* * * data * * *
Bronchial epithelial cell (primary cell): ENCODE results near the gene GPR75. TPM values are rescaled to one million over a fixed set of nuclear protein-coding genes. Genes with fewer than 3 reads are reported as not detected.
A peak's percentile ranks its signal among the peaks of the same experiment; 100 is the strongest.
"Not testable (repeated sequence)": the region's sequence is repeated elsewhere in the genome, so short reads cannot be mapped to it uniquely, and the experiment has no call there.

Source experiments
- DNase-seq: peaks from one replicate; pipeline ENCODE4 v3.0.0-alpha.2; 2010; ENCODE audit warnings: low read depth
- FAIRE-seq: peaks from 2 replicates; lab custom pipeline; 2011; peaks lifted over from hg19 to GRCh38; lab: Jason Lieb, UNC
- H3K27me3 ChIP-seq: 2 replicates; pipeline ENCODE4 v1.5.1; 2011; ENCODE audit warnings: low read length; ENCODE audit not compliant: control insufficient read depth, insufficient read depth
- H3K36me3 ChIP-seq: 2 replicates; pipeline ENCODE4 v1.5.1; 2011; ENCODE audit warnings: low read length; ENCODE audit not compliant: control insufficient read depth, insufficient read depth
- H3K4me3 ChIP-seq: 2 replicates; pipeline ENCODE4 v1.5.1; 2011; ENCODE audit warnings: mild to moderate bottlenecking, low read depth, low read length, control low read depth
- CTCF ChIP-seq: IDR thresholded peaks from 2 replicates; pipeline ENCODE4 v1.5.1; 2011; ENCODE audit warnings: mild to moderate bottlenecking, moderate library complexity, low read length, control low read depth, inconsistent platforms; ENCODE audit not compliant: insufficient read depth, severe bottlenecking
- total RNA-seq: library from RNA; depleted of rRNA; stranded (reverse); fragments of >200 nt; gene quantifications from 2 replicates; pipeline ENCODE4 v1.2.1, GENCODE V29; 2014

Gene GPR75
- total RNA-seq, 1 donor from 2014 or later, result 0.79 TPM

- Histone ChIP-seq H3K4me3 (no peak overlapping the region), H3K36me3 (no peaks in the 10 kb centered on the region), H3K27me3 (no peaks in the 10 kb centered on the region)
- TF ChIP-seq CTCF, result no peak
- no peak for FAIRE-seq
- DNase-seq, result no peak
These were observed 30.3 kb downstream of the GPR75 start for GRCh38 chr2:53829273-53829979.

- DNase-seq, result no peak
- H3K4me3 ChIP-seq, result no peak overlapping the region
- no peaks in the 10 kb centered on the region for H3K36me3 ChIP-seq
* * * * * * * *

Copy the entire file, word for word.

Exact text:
Bronchial epithelial cell (primary cell): ENCODE results near the gene GPR75. TPM values are rescaled to one million over a fixed set of nuclear protein-coding genes. Genes with fewer than 3 reads are reported as not detected.
A peak's percentile ranks its signal among the peaks of the same experiment; 100 is the strongest.
"Not testable (repeated sequence)": the region's sequence is repeated elsewhere in the genome, so short reads cannot be mapped to it uniquely, and the experiment has no call there.

Source experiments
- DNase-seq: peaks from one replicate; pipeline ENCODE4 v3.0.0-alpha.2; 2010; ENCODE audit warnings: low read depth
- FAIRE-seq: peaks from 2 replicates; lab custom pipeline; 2011; peaks lifted over from hg19 to GRCh38; lab: Jason Lieb, UNC
- H3K27me3 ChIP-seq: 2 replicates; pipeline ENCODE4 v1.5.1; 2011; ENCODE audit warnings: low read length; ENCODE audit not compliant: control insufficient read depth, insufficient read depth
- H3K36me3 ChIP-seq: 2 replicates; pipeline ENCODE4 v1.5.1; 2011; ENCODE audit warnings: low read length; ENCODE audit not compliant: control insufficient read depth, insufficient read depth
- H3K4me3 ChIP-seq: 2 replicates; pipeline ENCODE4 v1.5.1; 2011; ENCODE audit warnings: mild to moderate bottlenecking, low read depth, low read length, control low read depth
- CTCF ChIP-seq: IDR thresholded peaks from 2 replicates; pipeline ENCODE4 v1.5.1; 2011; ENCODE audit warnings: mild to moderate bottlenecking, moderate library complexity, low read length, control low read depth, inconsistent platforms; ENCODE audit not compliant: insufficient read depth, severe bottlenecking
- total RNA-seq: library from RNA; depleted of rRNA; stranded (reverse); fragments of >200 nt; gene quantifications from 2 replicates; pipeline ENCODE4 v1.2.1, GENCODE V29; 2014

Gene GPR75
- total RNA-seq, 1 donor from 2014 or later, result 0.79 TPM

- Histone ChIP-seq H3K4me3 (no peak overlapping the region), H3K36me3 (no peaks in the 10 kb centered on the region), H3K27me3 (no peaks in the 10 kb centered on the region)
- TF ChIP-seq CTCF, result no peak
- no peak for FAIRE-seq
- DNase-seq, result no peak
These were observed 30.3 kb downstream of the GPR75 start for GRCh38 chr2:53829273-53829979.

- DNase-seq, result no peak
- H3K4me3 ChIP-seq, result no peak overlapping the region
- no peaks in the 10 kb centered on the region for H3K36me3 ChIP-seq